This week I will be reviewing Mac Rogers’ play Frankenstein Upstairs, which according to the press materials transplants the Frankenstein story into a contemporary Brooklyn apartment building. As the title suggests, the main characters are Dr. Frankenstein’s downstairs neighbors. This crafty slant doesn’t come as much of a surprise to me; I’ve been covering Rogers’ work for a couple of years now and have found that one of his primary strengths as a playwright (and specifically as a writer of science fiction) is perspective.
As part of the mission statement for this site, I hope to provide a better context for appreciating indie theatre artists by “pre-gaming” with some thoughts on their earlier works before each review. For this first series of Pre-Games I’ll talk a little about the Mac Rogers plays I’ve covered before and how perspective figures into each of them in a central way.
My first experience with Rogers was his play Universal Robots, which I reviewed for OffOffOnline in 2009 when it was presented it at Manhattan Theater Source by Gideon Productions (a company Rogers co-founded). I’ve been reviewing plays in New York since 2005 and over the years many of them, especially from those OffOff days, have simply drifted out of my head, leaving me to confront the published reviews with disbelief. Did I really see that? And write 800 words about it?
At the other end of the spectrum, there are plays like Rogers’ Universal Robots, which adventurously revised Karel Capek’s 1921 play R.U.R. and raised enough substantial ideas in its sweeping alternate history framework that I have never fully escaped its pull. Any with proper sci-fi bona fides will have heard of the Czech playwright’s play before, most likely as a footnote in a biography of someone like Isaac Asimov, where it is always dully credited as the first usage of the word “robot.” (In fact, the unabbreviated English title is Rossum’s Universal Robots.) Rather than merely modernize and retell the dusty old story of R.U.R. for a contemporary audience, Rogers instead inventively mined the specific circumstances of its creation – the playwright Capek, the region of Czechoslovakia and the Pre-World War II time period – to serve as centerpieces within his narrative.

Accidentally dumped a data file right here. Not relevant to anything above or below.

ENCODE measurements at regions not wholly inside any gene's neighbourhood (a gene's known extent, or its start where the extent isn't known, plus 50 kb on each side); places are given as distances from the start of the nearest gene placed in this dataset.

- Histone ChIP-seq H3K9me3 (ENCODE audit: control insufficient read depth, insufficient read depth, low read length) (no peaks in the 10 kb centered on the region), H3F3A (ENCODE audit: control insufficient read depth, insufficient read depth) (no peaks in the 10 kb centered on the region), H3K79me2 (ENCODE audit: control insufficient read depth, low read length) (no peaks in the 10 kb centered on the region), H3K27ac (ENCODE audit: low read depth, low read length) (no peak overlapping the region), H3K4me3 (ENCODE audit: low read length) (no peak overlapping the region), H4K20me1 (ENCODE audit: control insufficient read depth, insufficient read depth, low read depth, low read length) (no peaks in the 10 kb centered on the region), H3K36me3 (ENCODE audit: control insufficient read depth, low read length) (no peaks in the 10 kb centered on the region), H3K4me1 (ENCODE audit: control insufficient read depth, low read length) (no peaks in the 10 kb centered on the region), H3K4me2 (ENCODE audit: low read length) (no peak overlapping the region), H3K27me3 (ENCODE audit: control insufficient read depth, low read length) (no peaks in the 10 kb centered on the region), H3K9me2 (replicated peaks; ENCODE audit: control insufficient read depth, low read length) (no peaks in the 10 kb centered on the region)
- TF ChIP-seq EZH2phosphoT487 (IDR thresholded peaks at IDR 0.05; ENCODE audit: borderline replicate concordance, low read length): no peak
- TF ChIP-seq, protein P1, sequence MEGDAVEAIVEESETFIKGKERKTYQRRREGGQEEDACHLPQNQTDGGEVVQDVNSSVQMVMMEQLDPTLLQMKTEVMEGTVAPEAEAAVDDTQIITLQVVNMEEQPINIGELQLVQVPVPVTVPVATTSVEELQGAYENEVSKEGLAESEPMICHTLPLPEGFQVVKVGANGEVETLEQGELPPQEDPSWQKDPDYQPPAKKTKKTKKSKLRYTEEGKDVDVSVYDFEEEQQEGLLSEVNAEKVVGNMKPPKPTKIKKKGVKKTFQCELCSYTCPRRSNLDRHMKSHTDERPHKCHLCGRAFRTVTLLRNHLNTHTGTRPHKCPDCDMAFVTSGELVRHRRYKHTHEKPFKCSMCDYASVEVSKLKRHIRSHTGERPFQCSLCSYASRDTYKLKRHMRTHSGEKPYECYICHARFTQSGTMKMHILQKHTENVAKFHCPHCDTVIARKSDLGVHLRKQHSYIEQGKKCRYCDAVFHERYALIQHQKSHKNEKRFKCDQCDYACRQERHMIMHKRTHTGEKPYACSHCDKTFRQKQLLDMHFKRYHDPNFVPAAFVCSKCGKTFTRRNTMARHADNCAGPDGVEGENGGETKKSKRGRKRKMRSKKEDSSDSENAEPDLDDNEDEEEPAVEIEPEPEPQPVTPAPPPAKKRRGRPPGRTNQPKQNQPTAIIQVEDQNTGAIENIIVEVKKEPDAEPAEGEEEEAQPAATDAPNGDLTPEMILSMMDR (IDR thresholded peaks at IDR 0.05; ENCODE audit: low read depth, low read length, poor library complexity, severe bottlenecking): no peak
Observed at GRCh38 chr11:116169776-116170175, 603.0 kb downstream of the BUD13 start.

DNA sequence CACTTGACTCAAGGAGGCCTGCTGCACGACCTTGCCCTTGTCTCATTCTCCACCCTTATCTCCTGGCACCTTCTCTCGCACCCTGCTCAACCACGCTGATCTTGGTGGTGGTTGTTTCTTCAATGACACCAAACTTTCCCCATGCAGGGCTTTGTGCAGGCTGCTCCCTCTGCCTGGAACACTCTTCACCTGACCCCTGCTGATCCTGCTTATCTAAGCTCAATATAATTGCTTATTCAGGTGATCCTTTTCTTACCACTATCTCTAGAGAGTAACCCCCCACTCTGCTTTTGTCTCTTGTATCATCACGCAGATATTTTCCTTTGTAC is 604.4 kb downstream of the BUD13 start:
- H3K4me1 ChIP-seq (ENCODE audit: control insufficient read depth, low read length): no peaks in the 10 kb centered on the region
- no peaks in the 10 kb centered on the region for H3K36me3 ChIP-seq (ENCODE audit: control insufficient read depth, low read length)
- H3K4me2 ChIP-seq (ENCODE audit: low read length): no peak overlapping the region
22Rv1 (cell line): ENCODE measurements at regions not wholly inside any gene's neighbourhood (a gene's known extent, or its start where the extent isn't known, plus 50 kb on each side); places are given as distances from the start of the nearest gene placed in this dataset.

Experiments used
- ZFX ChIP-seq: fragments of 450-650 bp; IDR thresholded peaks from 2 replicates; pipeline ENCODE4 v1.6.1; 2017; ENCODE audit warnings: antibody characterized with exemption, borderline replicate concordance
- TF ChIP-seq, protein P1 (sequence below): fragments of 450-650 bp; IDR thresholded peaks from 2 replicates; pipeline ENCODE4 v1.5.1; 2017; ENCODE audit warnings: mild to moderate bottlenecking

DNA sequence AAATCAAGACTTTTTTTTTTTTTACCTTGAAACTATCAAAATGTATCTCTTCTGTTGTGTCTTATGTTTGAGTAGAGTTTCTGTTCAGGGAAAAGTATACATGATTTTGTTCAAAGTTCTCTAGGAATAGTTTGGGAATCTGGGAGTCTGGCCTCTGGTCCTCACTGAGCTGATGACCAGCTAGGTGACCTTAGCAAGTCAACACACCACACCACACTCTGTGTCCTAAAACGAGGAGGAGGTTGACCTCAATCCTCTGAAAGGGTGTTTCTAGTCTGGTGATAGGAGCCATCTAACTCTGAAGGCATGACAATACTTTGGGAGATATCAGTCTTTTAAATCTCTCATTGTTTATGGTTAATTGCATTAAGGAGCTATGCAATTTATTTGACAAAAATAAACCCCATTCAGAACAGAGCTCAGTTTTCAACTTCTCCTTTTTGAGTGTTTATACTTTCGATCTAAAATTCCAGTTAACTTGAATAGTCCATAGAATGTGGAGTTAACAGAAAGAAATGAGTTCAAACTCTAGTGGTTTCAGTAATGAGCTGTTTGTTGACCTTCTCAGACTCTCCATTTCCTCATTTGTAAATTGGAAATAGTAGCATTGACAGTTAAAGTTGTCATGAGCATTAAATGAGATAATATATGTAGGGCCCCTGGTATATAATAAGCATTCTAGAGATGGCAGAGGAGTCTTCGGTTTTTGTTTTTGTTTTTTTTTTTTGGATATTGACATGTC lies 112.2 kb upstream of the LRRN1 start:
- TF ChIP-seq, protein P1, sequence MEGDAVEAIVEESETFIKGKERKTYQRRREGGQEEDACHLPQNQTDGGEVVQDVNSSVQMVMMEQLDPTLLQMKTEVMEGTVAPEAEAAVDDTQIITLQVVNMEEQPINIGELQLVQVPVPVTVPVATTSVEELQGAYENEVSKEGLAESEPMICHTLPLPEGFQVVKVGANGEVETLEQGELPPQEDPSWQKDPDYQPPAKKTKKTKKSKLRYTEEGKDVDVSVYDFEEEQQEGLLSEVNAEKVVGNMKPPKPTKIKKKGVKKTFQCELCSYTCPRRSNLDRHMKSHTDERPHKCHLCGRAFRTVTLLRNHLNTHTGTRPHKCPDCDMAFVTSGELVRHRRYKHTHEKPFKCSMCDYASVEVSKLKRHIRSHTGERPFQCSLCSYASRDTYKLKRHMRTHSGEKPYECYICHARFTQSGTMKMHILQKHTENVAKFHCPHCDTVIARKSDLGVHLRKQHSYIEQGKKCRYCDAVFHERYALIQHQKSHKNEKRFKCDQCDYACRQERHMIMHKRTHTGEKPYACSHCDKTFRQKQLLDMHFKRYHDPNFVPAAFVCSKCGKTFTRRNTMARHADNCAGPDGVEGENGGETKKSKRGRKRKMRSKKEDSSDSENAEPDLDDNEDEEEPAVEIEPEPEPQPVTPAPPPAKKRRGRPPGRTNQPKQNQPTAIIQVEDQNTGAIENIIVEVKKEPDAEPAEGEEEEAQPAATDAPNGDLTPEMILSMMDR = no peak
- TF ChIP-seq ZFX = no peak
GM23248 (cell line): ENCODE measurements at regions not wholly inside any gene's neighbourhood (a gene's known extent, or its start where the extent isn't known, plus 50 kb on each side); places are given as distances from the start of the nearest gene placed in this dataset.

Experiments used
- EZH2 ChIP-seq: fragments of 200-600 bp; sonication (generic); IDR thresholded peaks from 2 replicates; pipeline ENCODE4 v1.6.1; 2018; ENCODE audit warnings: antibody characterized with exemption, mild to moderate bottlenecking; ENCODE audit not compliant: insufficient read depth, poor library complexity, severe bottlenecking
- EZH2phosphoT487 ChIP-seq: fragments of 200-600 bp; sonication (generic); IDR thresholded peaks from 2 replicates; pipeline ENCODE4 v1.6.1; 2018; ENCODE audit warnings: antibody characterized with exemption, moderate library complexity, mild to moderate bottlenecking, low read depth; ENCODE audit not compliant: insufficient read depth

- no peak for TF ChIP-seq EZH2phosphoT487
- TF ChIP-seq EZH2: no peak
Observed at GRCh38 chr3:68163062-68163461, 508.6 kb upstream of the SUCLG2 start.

This was a deft transposition that gave Rogers some runway to consider the idea of sentient humanoid robots in a familiar political context. Rather than some vaguely defined “not-too-distant future,” the creation of Rogers’ automatons occurs quite specifically on the eve of World War II in Czechoslovakia – as Carl Sagan might say, a moment when leverage on the future was high. In Rogers’ story the Czech president, counseled by a Jewish member of FDR’s staff, eventually deploys an army of robots into Germany to preemptively eradicate the growing Nazi menace, thus preventing years of war and establishing the robotically armed Czechoslovakia as the world’s foremost super power; you see, the Czech robots massacred not just Nazis, but also innocent German citizens. The spectacular Jason Howard starred as the robot Radius, a startlingly compelling point of view character through whom we see the various phases of the synthetic mental and emotional development of the robots, including when he returns from Germany with a terminal cognitive malfunction that looks a lot like PTSD.
That Capek (David Ian Lee), his crusading sister Jo (Jennifer Gordan Thomas), and their bohemian coffee shop pals are made members of Czechoslovakia’s ethical committee on the treatment and usage of robots early on is a stretch, but a worthy one. Rogers, whose play delicately picks its way through the morals of weighty issues like genocide, slavery, the preemptive use of military power, and the very definition of consciousness, needed to ground his observations in an outlook similar to his own. Capek the activist artist – a playwright, no less! – proves to be a perfect lens through which to observe Rogers’ parallel version of the 20th Century. In 2009 I didn’t care for the conceit that the play itself was a group of “actor robots” retelling the story of how they rose to power, but now I can’t help but find it a little charming and even touching, when considering how it serves as an amplification of Capek’s role in the piece – the robots have learned that the artist’s view of history is a valid and vital one.
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